The Scoop on Granny


Dreaming of the mountains...

Who is Granny?

I'm the incredibly blessed mother of 9, "Granny" to 16, and wife of "The Papa," the knight-in-shining-armor whose loving support has made it possible for me to stay home and give my life to mothering, homemaking, and 26 years of homeschooling. Life at Granny's House is full of laughter, friendship, books, music, lively debate, writing, and good things to eat. My days are made even more meaningful by coming alongside other moms, giving them the support and encouragement that I lacked as a young mother and helping them to network with each other in ways that strengthen homes and families. A few times a year I board a plane to visit my "away" kids, to attend the birth of a grandchild, or to enjoy some lazy days with my best friend, but I always love coming back to...Granny's House.

My Complete Profile

On Granny's Calendar
  • August 15 - SAC Day begins
  • August 16 - Sam is 7!
  • August 20 - Kristen's birthday
  • August 30 - THE WELTYS ARRIVE!
  • Sept 3 - Chris' birthday
  • Sept 5 - Henry is 9!
  • Sept 7 - Isaac is 10!
  • Sept 17 - The Papa's birthday
  • Sept 23-30 - Granny and Papa go to Hawaii
  • Sept 26 - PawPop is 88!
  • Sept 29 - Tim is 15!
  • Oct 2 - Cheyenne's birthday
  • Oct 4 - Liam is 5!
  • Oct 7 - John Caleb is 17!
  • Oct 18 - Tony's birthday

  • Email Granny!

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    Granny Cares
  • Care Calendar
  • Agape Pregnancy Help Center San Antonio
  • World Vision

  • Granny Cooks (and Eats)!

  • The Pioneer Woman Cooks
  • Once a Month Mom
  • $5 Dinners
  • Full Bellies, Happy Kids
  • A Year of Crockpotting

  • Granny's House (and yours!)

  • Simple Mom
  • The Nesting Place
  • Between Naps on the Porch
  • The Inspired Room

  • Granny gets around...
  • A Holy Experience
  • MommyLife
  • Confessions of a Pioneer Woman
  • Preschoolers and Peace
  • Breathing Grace
  • theMangoTimes

  • Granny stays informed...
  • Real Clear Politics
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  • Granny Thinks...
  • Al Mohler
  • Between Two Worlds
  • Blog and Mablog
  • First Importance
  • Equipping the Saints
  • Desiring God

  • Granny says you may go to...
  • PowerLine Blog
  • Michelle Malkin
  • SteynOnline
  • WSJ Opinion Journal Best of the Web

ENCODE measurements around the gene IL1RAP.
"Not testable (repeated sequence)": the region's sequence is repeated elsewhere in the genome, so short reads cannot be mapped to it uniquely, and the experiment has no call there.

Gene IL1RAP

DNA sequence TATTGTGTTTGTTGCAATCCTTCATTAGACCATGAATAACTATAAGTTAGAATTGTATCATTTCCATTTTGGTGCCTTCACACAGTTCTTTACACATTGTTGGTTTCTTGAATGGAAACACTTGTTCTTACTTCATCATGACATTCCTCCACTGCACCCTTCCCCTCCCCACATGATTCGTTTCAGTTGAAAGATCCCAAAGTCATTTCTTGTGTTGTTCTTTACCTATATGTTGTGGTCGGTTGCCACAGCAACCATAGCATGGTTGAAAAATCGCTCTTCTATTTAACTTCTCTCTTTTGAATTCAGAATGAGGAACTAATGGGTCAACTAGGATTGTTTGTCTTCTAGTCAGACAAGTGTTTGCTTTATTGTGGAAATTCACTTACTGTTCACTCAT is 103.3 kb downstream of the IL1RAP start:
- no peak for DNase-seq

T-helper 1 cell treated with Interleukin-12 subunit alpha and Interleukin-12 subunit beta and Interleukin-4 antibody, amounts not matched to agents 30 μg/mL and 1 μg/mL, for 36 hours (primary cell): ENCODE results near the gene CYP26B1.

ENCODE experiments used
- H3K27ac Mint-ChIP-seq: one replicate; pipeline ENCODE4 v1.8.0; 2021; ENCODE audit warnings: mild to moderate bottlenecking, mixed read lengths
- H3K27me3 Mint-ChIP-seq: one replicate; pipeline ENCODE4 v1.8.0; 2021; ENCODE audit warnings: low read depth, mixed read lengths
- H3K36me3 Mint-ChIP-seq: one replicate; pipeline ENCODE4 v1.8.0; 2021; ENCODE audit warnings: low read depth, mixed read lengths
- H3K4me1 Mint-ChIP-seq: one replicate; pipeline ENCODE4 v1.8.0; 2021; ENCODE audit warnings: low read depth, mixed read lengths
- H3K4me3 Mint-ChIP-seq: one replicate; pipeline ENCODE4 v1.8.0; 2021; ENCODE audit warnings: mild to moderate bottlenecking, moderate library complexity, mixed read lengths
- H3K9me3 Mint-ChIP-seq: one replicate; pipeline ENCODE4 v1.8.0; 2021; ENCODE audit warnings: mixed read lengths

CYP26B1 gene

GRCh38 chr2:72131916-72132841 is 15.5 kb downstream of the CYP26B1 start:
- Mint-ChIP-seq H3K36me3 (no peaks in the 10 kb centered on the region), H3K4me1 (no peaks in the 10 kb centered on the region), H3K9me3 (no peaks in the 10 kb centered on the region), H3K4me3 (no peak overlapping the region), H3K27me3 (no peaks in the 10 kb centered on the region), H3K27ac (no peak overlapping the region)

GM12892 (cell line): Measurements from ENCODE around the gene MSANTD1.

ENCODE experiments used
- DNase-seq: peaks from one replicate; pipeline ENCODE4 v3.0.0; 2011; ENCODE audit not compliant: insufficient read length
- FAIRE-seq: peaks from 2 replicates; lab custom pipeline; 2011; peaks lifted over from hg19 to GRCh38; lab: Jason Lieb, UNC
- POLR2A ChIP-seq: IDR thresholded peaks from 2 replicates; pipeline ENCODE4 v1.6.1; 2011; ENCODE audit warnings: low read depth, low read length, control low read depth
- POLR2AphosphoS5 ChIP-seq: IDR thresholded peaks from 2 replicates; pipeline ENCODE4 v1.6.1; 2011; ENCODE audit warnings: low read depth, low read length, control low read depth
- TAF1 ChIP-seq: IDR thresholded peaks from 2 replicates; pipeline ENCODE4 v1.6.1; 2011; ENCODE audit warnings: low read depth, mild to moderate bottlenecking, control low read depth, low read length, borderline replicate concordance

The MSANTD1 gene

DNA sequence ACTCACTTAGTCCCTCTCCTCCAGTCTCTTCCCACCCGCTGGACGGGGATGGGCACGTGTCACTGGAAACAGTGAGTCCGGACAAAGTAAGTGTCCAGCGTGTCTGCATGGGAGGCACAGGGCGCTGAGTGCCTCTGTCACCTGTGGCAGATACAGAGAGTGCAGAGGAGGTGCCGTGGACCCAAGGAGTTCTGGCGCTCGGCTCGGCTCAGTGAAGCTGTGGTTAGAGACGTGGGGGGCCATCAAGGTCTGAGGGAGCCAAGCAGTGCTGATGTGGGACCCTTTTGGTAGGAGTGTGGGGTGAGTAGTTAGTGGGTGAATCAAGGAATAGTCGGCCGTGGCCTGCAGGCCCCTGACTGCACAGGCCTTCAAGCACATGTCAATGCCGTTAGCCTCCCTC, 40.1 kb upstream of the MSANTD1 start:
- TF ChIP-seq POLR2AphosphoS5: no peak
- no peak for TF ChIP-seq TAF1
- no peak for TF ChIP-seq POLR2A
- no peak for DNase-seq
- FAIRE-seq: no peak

• GetHuman
  • Home School Legal Defense Association

  • Granny goes to the movies...
  • Netflix
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  • Granny is watching!
  • Blue Pencil Editing
  • Mighty Red Pen
  • Conjugate Visits

  • Granny smiles at...
  • Purgatorio
  • ScrappleFace
  • LarkNews
  • Sacred Sandwich

  • Wednesday, January 28, 2009

    Grammar Geek Alert: this is not a there-their-they're post. This one will tick off 90% of you. But hey, I've taken lots of suggestions for W.O.W. in the past few posts. This time, I'm going to discuss one that's getting on my nerves. Most of you aren't bothered by this one, but I'm tellin' ya, my ear HATES this one and it's only gotten worse now that there's a commercial FOX News has been playing lately that prominently features the term, "Well-paying job."

    What's wrong with that, you ask?

    Well, part of the reason it's so annoying to me is that despite the fact that it sounds WRONG to me, I couldn't articulate why. Now that I've dissected it, I don't feel much better, but I'm going to get it out of my system once and for all. For today.

    So a "well-paying job" is, obviously, one that pays well. But unfortunately, it doesn't work grammatically. Let's think about it. Job is a noun. We modify nouns with adjectives. We landed a "good job." Good is an adjective. So is the job a volunteer job, or a paying job? Now we're describing the possible job with two other adjectives. Fine so far.

    Now to get a little deeper into the grammar text...we normally modify adjectives with other adjectives. We don't buy a lightly green dress or taste a juicily ripe apple. (Yes, there are numerous exceptions, but they fall into distinct categories. This doesn't seem to fall in one of those.) And we don't accept a lowly-paying job, or even a highly-paying job. It's either low-paying, or high-paying. (I'm aware that lowly can also be an adjective, but not in this sense.)

    So then what's with well-paying?

    Well is an adverb. Most of the time. It's an adjective when you're discussing whether you're sick or well, but that's not the operative function here. When you are paid well, you're compensated adequately, and well is the adverb that describes or modifies the verb paid. But in the term "well-paying," the paying part is NOT functioning as a verb. Remember, it's the adjective describing job. So modifying it with an adverb can sound awkward to the tuned ear. It needs to be modified by an adjective.

    All right, to get even stickier, paying looks like a verb, right? And in many cases it is. I'll be paying you on Friday. (Yeah, I've heard that one before.) And since many people aren't aware that in the phrase well-paying the paying is not a verb, they feel perfectly justified in modifying it with a good adverb like well.

    Well...if well-paying isn't correct, then what is? Good-paying? Uh, technically (and nauseatingly), yes. But as the snooty John Kerry discovered in 2004 when he repeatedly used the term good-paying jobs, being too correct these days can brand you either elitist or stupid. Or both. Don't get me started on John Kerry...but he was (unadvisedly) correct about the jobs. He just didn't get the chance to create those millions of good-paying jobs.